Jobs expansion began to see the effects of the economy opening back-up across the country in June with the report of 850,000 new positions according the latest Labor Department figures (well above the 130-150,000 estimated increase needed on a monthly basis to stay-up with growing demographics). However, non-seasonally adjusted construction unemployment deteriorated to 7.5 percent in June “bucking” a recent monthly trend of improving figures. [The percentage was UP some 0.8% over May ’21 levels; while being down by 2.6 points from the pandemic/shutdown induced 10.1% figure of last June 2020]. Overall, construction employment change in June was (-7,000). During-the-month job losses in nonresidential specialty trade contractors (-15,000) and heavy and civil engineering construction (-11,000) were partially offset by a gain in residential specialty trade contractors (+13,000). Employment in construction remains 238,000 lower than in February 2020.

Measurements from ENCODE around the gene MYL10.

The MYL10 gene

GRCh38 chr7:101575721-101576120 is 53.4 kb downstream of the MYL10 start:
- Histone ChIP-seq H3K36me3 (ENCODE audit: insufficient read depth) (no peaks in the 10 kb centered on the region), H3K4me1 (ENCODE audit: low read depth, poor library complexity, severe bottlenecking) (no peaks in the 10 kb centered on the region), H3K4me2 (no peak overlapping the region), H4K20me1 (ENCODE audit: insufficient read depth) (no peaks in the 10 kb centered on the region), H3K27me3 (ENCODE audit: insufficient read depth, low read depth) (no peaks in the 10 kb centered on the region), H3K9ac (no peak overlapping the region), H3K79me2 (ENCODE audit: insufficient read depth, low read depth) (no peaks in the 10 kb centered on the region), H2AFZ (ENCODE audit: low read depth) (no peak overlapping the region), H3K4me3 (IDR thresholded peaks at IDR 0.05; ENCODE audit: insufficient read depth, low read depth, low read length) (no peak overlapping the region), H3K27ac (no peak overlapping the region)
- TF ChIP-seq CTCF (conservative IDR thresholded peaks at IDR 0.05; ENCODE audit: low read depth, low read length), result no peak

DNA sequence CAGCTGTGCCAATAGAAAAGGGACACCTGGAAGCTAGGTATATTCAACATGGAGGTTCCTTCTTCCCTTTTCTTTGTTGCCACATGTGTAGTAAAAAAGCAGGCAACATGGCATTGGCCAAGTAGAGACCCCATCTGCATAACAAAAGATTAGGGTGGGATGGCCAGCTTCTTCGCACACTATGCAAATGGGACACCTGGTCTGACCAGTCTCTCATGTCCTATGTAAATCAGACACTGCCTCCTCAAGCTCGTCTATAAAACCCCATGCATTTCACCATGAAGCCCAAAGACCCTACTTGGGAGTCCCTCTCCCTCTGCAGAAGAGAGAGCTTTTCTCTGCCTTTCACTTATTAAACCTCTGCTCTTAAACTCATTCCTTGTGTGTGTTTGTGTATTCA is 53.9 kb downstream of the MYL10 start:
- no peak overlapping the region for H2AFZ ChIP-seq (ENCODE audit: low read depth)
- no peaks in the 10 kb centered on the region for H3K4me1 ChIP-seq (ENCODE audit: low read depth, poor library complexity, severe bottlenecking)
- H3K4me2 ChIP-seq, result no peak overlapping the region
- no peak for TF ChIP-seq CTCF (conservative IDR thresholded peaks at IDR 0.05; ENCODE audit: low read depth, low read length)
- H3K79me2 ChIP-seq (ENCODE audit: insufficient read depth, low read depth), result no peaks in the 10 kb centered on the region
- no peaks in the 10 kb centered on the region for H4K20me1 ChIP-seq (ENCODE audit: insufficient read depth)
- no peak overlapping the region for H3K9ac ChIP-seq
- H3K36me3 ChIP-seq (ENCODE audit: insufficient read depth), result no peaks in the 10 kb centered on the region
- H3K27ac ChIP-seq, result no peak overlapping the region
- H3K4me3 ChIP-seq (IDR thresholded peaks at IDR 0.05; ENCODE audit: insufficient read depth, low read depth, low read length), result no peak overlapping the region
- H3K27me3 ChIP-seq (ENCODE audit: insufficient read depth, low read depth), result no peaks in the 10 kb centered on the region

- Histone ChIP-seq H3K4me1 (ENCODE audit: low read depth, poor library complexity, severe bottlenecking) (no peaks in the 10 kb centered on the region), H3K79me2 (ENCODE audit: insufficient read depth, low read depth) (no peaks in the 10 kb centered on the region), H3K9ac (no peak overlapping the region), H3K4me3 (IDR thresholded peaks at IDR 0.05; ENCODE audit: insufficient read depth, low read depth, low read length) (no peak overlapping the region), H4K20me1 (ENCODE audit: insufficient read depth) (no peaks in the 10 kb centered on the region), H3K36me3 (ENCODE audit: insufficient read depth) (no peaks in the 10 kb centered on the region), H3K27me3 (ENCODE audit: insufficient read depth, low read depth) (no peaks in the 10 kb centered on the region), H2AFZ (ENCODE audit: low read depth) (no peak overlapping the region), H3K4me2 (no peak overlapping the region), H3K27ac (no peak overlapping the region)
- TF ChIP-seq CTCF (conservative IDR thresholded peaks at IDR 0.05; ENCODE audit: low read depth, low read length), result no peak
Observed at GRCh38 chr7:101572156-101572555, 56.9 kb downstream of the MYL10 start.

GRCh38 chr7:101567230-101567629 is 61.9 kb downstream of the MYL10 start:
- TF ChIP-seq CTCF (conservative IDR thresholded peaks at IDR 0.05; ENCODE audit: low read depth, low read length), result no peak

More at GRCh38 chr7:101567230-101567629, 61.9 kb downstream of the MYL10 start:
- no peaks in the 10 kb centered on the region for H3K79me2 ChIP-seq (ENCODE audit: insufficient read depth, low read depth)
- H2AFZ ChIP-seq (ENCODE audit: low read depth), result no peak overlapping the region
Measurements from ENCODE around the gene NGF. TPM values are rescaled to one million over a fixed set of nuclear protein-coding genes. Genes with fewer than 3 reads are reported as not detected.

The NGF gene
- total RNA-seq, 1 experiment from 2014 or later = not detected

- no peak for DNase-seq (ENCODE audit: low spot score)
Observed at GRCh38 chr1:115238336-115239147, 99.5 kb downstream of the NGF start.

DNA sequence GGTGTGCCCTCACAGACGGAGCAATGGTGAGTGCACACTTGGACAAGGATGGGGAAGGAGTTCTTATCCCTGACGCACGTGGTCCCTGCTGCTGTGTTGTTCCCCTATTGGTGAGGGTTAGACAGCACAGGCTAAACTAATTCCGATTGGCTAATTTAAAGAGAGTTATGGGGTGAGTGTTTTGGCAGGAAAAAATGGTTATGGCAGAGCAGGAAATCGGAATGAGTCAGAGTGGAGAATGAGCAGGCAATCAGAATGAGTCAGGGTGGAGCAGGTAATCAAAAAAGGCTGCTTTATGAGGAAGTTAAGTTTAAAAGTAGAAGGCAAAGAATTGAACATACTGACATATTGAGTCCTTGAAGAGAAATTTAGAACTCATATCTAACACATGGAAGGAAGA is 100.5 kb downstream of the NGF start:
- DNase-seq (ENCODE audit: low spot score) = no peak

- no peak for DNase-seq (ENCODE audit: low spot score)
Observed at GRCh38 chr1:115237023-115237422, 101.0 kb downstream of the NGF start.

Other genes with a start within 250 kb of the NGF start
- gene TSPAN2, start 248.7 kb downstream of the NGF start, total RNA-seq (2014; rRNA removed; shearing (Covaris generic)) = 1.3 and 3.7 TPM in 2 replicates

The overall unemployment figure moved up one tick to 5.9 percent. (“Unemployed persons” also increased to 9.5 million per the government count). The “labor force participation” stayed the same at 61.6 percent. [NOTE: The “labor force participation” rate “typically” works inversely to the overall unemployment figures. Meaning: as it deteriorates/gets worse or smaller, it actually is counted as improving unemployment (i.e., people leaving the workforce are no longer viewed/counted as unemployed by the DOL). The “employment to population ratio” also stayed the same at 58.0 percent. Average hourly earnings for employees moved-up slightly again to $25.68, signaling a possible trend to a higher norm in the post pandemic era, potentially due to a shortage of willing workers at this time.
SEE Workforce Statistics chart.